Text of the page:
The idea that right-wing extremists such as Pierce, McVeigh and Breivik are simply the Christian version of Osama bin Laden is entirely wrong, in other words. Islamist terrorists take (misguided) inspiration from their religious texts in the act of slaughter — explicitly linking their motivation to religion. Mass murdering terrorists with a Christian background (and this includes the IRA, incidentally) typically do no such thing, even if the religious-inspired themes of martyrdom and purification tend to animate their doctrines. Not that this makes mass murder any less hideous or destructive — but it does show it to be a different kind of animal.And, as Suzanne rightfully noted, you don't see Christians dancing on the streets, cheering the brutal slaughter of "non-believers" or "apostates". If anything, there is a widespread condemnation of this despicable murder - unequivocally; without trying to justify this atrocity by mentioning poverty, social justice, liberation struggle or any other excuse of that kind. But that's not enough for the mainstream media, whose reaction could be described as nothing less than a "blood libel": Among those that were quick to label the Norwegian mass murderer a "Christian fundamentalist" was the CBC. The very same organization that would never use "Muslim" and "terrorist" in the same sentence, (even when the nature of the violence is self-evident,) keeps repeating "Christian fundamentalist" and "Christian terrorist" over and over. For them, he is a chance to smear legitimate Conservatives by cherry-picking from his 1500-page rant to suit their purpose.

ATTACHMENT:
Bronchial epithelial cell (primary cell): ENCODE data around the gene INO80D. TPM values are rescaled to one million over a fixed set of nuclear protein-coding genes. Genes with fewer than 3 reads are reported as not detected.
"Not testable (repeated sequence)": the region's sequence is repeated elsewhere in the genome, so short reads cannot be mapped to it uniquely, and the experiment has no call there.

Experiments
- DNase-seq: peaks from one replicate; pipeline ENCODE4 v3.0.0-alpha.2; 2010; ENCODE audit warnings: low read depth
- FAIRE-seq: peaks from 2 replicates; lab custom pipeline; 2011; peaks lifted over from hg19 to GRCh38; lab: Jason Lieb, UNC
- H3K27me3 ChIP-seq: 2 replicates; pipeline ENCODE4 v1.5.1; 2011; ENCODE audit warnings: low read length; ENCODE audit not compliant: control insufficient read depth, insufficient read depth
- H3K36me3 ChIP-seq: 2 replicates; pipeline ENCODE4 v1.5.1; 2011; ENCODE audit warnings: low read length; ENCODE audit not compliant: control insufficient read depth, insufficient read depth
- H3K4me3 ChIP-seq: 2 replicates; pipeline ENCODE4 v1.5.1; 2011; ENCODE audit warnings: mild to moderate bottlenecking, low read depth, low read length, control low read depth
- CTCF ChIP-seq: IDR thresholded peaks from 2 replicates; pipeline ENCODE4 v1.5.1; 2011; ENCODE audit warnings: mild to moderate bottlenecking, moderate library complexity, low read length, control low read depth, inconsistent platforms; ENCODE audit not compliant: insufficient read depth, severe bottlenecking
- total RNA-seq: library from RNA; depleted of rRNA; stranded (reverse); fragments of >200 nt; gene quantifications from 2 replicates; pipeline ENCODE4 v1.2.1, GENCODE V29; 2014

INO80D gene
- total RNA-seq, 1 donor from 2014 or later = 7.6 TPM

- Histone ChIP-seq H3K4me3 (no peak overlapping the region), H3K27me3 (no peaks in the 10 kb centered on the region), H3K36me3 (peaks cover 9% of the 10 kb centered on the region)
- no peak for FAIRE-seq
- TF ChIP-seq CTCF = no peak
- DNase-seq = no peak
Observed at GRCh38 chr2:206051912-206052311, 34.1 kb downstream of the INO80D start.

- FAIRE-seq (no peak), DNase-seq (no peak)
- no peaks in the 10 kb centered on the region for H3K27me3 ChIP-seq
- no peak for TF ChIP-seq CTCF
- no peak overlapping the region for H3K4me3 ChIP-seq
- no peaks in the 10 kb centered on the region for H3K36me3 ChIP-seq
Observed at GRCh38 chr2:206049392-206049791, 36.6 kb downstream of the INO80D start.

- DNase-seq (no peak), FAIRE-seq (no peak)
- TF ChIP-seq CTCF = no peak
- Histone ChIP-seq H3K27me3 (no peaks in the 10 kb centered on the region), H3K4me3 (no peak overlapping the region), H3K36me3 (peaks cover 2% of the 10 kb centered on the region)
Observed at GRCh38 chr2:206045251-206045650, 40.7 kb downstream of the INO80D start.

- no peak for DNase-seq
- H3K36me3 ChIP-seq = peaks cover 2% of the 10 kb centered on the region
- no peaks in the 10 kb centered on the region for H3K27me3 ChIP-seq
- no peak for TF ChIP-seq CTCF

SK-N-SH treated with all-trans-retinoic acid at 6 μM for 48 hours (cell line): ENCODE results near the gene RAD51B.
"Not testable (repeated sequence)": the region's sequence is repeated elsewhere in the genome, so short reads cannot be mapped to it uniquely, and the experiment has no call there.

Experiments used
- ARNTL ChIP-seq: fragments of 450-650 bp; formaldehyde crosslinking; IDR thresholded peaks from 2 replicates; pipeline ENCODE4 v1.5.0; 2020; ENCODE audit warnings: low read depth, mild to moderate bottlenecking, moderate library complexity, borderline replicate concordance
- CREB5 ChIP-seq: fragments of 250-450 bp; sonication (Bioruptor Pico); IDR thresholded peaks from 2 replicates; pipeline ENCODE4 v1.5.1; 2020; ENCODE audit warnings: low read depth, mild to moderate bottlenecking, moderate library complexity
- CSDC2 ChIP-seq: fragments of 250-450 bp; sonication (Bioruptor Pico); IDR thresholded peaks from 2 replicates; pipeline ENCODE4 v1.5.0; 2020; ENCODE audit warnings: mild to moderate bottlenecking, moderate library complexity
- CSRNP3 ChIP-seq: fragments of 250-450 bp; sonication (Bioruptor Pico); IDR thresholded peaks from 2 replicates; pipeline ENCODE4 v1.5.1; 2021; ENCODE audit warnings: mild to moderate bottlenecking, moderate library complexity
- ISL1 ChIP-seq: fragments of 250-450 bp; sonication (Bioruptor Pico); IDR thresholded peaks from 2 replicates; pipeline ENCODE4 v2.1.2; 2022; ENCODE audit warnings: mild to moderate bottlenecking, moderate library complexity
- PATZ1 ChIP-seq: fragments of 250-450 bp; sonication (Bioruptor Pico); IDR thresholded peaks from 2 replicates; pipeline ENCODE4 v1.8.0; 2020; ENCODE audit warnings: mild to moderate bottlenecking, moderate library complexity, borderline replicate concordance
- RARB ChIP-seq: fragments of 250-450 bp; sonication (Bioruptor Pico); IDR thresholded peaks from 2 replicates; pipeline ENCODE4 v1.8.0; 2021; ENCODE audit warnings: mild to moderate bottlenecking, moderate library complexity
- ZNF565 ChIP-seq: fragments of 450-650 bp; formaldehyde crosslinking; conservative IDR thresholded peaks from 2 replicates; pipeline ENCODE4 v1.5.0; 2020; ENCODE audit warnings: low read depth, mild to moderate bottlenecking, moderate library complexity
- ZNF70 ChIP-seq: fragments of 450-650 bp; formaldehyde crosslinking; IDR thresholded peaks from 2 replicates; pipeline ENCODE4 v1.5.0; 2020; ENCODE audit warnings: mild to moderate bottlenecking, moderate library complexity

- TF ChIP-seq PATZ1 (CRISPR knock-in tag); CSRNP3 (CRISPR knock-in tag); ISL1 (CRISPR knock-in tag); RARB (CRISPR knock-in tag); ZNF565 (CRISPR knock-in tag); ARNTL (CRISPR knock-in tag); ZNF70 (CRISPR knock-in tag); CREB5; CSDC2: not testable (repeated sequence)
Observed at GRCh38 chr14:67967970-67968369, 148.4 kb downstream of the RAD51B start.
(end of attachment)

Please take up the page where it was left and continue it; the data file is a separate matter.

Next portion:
Monday, July 25, 2011
A Freemason, who associates himself with the Knights Templar (not to be confused with the Knights of Columbus,) a "man of logic" (as this nutcase describes himself,) who admits that he is not religious, who hasn't been to church since he was a teenager, who supports eugenic abortions and for whom Jesus is merely a cultural symbol - how could he be a Christian fundamentalist?